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The Santa Fe Institute is an institution that draws renowned scientists and researchers from institutions, government agencies, research institutes, and private industry. The Institute’s research is integrative and there are no formal programs or departments. The two dominant characteristics of the SFI research style are commitment to a multidisciplinary approach and an emphasis on the study of problems that involve complex interactions among their constituent parts.

SFI is dedicated to basic research. The Institute is not engaged in directed or applied research, and does not perform research for hire. For those projects requiring massive computer processing power, the Institute has relationships with both Los Alamos National Laboratory and the University of New Mexico. In addition, SFI has a parallel processing machine powered with 64 Intel microprocessors on site.

As many as 50 scientists and researchers can be accommodated at SFI for visits of varying intervals of time. While there are no permanent faculty, there is a mix of residential research professors (up to six-year appointments), postdoctoral fellows, graduate students, visitors, and external faculty members. SFI considers itself an "institute without walls." This means that although people come to visit, attend workshops, and collaborate, they return to their home institutions, and research continues in a distributed fashion among scholars in different places.

Although we note several current research themes, any "snapshot" of Santa Fe Institute researchers and activities is by definition fuzzy. Topics frequently overlap, making a project’s assignment to a single theme area more or less arbitrary. As part of SFI’s metabolism, loosely organized researcher groups are constantly forming and reforming as topics mature. Further, individuals are often involved in multiple projects. Finally, although the SFI campus plays a central role in the life of its far-flung community, much work also takes place off-site as collaborators participate from their home institutions. The projects and researchers noted on these pages can, at best, be considered a representative sample.

Cognitive Neuroscience - Through advances in neuroscience, and particularly developmental neurobiology and developmental cognitive psychology, the means exist now, for the first time ever, to provide those insights and measurement tools that are missing in the study of intellectual development and human capacity for cognition, memory, language, and many other components of human behavior, including emotional and social development.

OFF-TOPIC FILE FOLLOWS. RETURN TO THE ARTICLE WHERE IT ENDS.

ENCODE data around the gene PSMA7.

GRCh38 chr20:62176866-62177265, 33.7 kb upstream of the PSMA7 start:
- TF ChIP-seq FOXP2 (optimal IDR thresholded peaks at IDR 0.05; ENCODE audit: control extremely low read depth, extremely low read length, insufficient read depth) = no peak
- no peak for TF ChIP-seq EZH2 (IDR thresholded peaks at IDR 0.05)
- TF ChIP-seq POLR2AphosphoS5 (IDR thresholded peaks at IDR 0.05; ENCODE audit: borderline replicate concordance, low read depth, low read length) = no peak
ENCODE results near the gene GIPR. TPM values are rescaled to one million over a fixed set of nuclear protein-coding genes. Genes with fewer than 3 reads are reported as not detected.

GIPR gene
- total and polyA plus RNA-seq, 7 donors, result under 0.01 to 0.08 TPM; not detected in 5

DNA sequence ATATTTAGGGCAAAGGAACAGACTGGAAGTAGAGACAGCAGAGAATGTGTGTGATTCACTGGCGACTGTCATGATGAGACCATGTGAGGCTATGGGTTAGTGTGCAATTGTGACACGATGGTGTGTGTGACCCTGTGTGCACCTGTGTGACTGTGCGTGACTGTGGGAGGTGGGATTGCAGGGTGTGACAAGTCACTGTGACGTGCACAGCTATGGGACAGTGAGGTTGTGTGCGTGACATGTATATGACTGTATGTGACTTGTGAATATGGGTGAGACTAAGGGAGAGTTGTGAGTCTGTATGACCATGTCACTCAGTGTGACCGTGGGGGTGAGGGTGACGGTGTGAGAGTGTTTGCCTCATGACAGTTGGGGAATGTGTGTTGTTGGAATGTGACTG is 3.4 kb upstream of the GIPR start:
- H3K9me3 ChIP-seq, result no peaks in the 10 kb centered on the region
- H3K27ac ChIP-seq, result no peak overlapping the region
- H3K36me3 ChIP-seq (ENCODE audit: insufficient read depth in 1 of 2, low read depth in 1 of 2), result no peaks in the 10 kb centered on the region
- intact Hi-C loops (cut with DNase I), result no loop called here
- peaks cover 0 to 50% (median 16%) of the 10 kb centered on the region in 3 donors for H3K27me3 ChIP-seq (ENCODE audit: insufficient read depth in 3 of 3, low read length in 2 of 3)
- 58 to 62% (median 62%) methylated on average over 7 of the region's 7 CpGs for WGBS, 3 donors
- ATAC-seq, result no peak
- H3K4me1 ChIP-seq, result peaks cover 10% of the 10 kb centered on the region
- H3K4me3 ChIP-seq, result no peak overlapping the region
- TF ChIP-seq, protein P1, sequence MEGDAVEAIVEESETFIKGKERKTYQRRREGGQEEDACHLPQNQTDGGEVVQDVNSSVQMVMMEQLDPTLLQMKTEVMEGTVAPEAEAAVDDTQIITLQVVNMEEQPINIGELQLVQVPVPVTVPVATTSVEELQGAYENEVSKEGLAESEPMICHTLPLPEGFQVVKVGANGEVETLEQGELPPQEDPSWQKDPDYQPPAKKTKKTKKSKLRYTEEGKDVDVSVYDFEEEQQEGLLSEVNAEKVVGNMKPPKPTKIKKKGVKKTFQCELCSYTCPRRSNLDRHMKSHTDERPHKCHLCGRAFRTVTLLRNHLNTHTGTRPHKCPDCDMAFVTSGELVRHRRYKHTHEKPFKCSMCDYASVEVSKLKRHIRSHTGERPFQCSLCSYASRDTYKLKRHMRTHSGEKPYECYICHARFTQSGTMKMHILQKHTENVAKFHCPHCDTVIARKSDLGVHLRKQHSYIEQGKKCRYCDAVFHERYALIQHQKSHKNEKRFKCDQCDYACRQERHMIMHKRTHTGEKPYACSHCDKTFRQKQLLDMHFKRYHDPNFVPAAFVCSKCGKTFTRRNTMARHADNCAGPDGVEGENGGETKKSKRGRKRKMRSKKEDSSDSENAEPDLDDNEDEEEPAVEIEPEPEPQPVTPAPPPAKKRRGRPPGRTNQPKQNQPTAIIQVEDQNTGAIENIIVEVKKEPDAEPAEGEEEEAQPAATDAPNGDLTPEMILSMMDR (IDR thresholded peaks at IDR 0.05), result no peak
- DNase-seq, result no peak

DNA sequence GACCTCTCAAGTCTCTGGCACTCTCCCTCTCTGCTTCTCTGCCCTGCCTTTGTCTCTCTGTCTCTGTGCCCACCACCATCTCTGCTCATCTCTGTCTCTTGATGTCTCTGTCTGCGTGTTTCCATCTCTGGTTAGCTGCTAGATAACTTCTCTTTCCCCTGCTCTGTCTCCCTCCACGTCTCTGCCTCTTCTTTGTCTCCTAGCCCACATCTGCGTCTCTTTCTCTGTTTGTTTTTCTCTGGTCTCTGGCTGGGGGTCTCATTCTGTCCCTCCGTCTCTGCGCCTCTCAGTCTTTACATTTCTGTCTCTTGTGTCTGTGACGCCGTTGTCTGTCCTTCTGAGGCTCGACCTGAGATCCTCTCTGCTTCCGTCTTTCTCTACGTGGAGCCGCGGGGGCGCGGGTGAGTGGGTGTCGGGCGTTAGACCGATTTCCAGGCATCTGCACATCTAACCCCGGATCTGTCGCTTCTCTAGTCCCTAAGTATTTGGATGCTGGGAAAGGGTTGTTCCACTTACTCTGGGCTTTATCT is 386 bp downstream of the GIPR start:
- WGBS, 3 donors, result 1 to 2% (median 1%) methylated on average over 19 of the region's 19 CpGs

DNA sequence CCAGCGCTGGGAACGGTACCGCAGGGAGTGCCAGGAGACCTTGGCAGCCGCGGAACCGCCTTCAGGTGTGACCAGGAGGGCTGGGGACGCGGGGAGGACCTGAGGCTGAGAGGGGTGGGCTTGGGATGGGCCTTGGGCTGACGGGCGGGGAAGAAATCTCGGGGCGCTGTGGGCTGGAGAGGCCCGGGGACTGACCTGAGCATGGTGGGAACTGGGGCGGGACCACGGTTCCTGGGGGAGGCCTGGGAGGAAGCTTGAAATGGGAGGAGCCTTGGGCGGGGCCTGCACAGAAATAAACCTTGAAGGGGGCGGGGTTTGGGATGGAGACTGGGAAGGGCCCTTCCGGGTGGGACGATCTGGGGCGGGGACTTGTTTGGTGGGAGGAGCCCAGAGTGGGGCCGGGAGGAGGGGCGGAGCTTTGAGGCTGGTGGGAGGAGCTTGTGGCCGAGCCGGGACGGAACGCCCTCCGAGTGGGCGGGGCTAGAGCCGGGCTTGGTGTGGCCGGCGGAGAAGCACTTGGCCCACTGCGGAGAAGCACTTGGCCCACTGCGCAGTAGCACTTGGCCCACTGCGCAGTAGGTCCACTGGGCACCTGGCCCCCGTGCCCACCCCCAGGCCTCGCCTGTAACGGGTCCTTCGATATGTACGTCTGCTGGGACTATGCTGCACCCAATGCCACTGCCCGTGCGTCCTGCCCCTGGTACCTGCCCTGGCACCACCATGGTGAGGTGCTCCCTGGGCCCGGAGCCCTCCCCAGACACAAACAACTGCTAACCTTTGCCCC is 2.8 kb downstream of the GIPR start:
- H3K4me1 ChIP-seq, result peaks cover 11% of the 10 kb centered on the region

Computation in Physical and Biological Systems - Extrapolating current technology trends 10 to 20 years ahead suggests perhaps insurmountable limits on computing speed and device density. What new forms of information processing will be available to continue the advance of computing technology? One approach is to rethink what it means to compute and to ask what other systems in nature could be substrates for information processing.

Economic and Social Interactions - Cognition and economics continues to be a major research theme at SFI. Areas of interest include the evolution of social norms, state and market formation, persistent inequalities, and market efficiency. Related to work on social interactions is research on evolutionary game theory and population games. The goal is to understand the evolution of strategic interaction in populations of players with a variety of structures of interaction, including both global random matching and local interaction.

Evolutionary Dynamics - SFI's approach emphasizes the interplay between dynamics and organization in the evolution of natural and social phenomena. How do entities with complex organizational structures and functions arise and develop, and what organizations are attainable given specific kinds of lower-level constituent entities? And what are the dynamical features characteristic of populations of mutating entities capable of replication and subject to selection?

Network Dynamics - The ubiquity of networks in the social, biological and physical sciences and in technology leads naturally to a set of common problems. How do social networks mediate the transmission of a disease or the emergence of a new political order? How do cascading failures propagate throughout a large power transmission grid or a global financial network? What is the most efficient and robust architecture for an organization in an uncertain environment or for a distributed computer?

Robustness - The recovery of ecosystems from natural disasters, the ability of cells to tolerate insult, the ability of a computer to compute reliably in the presence of noise or defective components, the viability of an economic organization—in all these processes, it is robustness that plays the central role. This work builds on previous SFI research including the dynamics of networks of adaptive agents; the dynamics of coevolutionary systems; the computational capabilities of systems subject to selective pressures; and the emergence of stable cooperative strategies.